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By Bobby LePire | May 16, 2024

Coma, by writer-director Bertrand Bonello, begins and ends with a letter narrated by the filmmaker. This letter, along with the accompanying on-screen text, encapsulates the profound philosophical foundations of this quarantine-produced drama. In a world saturated with COVID-19-related media, some created in the midst of the pandemic and others reflecting on it from a post-pandemic standpoint, Bonello’s is most singular in style. But is there enough substance in this look into the isolation mindset to make this worth watching?

The filmmaker’s daughter, Louise Babeque, plays the unnamed teenage protagonist credited only as L’adolescente (The Adolescent). Since her only avenues to the outside world are video chats and social being, it’s clear that being confined to her house is taking quite a toll on the unnamed lead. Things become even worse due to calls dropping and the like. At night, the Adolescent’s dreams are set in a forest where she wanders about, crossing the path of many wayward souls.

Amidst her conversations with friends about serial killers and deep dives into Michael Jackson’s lyrics, the teenager finds solace in a YouTube show hosted by Patricia Coma (Julia Faure). The show, seemingly about anything that piques the star’s interest, often appears to be a direct response to the teenage girl’s actions or words. However, this surreal touch pales in comparison to the stop-motion sitcom. This unique element, featuring Ken and Barbie-like dolls voiced by Laetitia Casta and Gaspard Ulliel, delves into the lead’s inner thoughts and turmoil in a delightfully absurd manner, adding depth to the narrative.

“…it’s clear that being confined to her house is taking quite a toll on the unnamed lead.”

Coma is less a proper narrative and more of a snapshot of the lockdown mindset. The Adolescent is either in her room or in the wooded purgatory of her dreams, or is that nightmares? What’s real and what’s just the teenager’s mind grasping to find a connection to anything, anywhere, is left for the audience to decipher. How the girl and Patricia Coma are linked, especially as the conclusion draws near, is a fascinating glimpse into what audiences project onto those they look up to.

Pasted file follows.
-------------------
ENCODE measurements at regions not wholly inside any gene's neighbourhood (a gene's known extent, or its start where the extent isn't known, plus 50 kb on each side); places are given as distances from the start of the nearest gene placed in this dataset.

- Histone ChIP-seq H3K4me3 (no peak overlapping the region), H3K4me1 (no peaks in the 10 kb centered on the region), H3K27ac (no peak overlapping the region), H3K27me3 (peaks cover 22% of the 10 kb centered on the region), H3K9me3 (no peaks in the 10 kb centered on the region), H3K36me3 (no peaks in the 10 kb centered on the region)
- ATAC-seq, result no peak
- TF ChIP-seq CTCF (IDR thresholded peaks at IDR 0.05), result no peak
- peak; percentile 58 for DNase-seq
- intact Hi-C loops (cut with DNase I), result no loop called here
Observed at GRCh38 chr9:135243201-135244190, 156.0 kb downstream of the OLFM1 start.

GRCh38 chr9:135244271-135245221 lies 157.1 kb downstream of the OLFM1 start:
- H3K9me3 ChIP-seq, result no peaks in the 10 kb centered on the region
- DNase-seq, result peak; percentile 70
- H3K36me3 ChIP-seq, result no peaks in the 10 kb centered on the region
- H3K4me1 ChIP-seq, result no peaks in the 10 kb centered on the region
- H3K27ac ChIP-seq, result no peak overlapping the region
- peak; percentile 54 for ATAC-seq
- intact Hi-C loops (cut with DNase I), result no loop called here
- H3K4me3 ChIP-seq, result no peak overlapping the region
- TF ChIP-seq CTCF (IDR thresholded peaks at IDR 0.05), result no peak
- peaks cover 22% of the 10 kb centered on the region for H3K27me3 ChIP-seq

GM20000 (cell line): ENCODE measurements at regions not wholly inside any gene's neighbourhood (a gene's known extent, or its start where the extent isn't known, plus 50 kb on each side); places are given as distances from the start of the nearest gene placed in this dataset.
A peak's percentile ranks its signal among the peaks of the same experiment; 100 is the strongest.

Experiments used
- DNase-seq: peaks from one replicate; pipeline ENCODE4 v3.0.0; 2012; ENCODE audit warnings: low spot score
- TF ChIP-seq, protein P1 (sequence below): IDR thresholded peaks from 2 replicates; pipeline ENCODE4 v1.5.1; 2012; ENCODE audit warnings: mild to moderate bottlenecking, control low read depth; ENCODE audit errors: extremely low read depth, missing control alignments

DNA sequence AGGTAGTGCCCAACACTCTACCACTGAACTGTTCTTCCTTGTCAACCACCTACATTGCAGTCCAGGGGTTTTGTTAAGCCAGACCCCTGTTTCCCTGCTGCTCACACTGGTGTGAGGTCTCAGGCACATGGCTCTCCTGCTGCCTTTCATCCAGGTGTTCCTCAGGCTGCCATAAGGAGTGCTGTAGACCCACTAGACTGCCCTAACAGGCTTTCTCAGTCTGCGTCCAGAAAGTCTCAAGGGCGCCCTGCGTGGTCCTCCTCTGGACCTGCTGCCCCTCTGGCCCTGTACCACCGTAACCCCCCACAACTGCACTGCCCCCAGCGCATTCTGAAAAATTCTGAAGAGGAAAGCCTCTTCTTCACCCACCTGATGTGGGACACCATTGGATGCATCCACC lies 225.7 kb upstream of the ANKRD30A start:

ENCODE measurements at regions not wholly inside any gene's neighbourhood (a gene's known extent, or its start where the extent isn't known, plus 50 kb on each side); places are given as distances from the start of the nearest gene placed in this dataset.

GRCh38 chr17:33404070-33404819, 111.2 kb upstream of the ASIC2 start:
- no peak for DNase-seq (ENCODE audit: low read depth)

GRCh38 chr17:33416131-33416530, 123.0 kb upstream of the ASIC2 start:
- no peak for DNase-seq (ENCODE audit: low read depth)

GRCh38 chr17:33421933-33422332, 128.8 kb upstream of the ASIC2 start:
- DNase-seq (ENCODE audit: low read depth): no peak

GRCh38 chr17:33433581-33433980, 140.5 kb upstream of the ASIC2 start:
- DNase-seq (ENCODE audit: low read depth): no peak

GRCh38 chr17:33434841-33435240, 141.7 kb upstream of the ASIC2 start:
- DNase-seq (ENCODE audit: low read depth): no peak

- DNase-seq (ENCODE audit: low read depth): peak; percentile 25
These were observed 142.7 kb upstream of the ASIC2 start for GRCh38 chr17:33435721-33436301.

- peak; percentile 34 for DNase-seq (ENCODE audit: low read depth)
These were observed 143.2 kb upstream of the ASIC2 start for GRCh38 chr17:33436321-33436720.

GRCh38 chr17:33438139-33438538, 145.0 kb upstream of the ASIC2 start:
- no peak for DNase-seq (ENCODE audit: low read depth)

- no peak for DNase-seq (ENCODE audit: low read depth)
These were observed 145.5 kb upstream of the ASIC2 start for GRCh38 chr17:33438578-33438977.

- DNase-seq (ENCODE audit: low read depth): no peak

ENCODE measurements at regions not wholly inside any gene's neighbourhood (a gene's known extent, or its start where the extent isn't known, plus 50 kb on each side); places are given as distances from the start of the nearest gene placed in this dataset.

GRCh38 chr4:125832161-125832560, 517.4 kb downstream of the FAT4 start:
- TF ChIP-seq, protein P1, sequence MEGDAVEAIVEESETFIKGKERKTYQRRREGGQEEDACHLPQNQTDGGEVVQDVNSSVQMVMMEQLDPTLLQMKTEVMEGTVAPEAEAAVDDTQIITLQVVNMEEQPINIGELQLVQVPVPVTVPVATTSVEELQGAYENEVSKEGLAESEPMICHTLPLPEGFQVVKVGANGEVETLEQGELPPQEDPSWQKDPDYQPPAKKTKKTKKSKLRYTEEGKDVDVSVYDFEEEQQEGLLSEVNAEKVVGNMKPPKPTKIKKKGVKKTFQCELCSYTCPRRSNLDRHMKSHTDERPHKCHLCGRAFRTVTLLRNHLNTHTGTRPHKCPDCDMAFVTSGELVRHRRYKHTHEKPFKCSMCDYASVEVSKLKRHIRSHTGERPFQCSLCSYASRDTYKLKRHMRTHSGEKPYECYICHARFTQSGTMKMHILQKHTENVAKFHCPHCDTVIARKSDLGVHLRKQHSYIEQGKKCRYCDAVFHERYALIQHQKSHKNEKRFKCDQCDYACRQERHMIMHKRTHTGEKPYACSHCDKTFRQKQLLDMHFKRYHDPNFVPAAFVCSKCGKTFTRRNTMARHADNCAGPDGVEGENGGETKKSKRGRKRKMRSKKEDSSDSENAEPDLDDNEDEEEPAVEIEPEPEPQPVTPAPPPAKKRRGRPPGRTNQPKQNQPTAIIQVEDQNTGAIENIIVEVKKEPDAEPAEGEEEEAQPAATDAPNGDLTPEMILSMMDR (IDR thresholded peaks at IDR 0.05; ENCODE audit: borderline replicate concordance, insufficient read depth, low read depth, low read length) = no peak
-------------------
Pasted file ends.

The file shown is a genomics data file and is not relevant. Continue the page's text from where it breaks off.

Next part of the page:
The editing throughout the 82-minute experiment is precise yet maintains that jumbled, uncertain feeling the story is aiming for. The jumps between the heroine’s daily routine, the sitcom, and the YouTube show are seamless. When all three are happening at the same time, more or less, there’s never any confusion about what’s going on, where, or why. The cinematography by Antoine Parouty is dream-like and beautiful, even in the doldrums of everyday existence, unable to leave the house.

The performances in Coma are a testament to the talent involved. Babeque’s portrayal of the lead character is a masterclass in emotional range, making each emotion feel authentic and relatable. Faure’s performance as Patricia Coma brings a depth of empathy and humanity to a role that might only exist in the lead’s head. The voice acting during the sitcom segments strikes the perfect balance between comedy and drama, adding another layer of depth to the film.

Coma is an experience that will prove divisive. The lack of a proper plot might frustrate some, but a story isn’t the point. The character arcs only coming into view in the final 10 or 15 minutes might also irk a few cinephiles. However, Bonello perfectly captures that lost feeling brought on by prolonged isolation. All the days run together, compounding the sense of confusion and frustration. The comedy and drama balance each other well, while the varying styles create a wholly unique work of art that perfectly captures the uncertainty of the beginnings of quarantine.

For more information, visit the official Coma Film Movement site.

Coma (2024)

Directed and Written: Bertrand Bonello

Starring: Louise Babeque, Julia Faure, Laetitia Casta, Gaspard Ulliel, etc.

Movie score: 9.5/10

Coma Image

"…a wholly unique work of art..."

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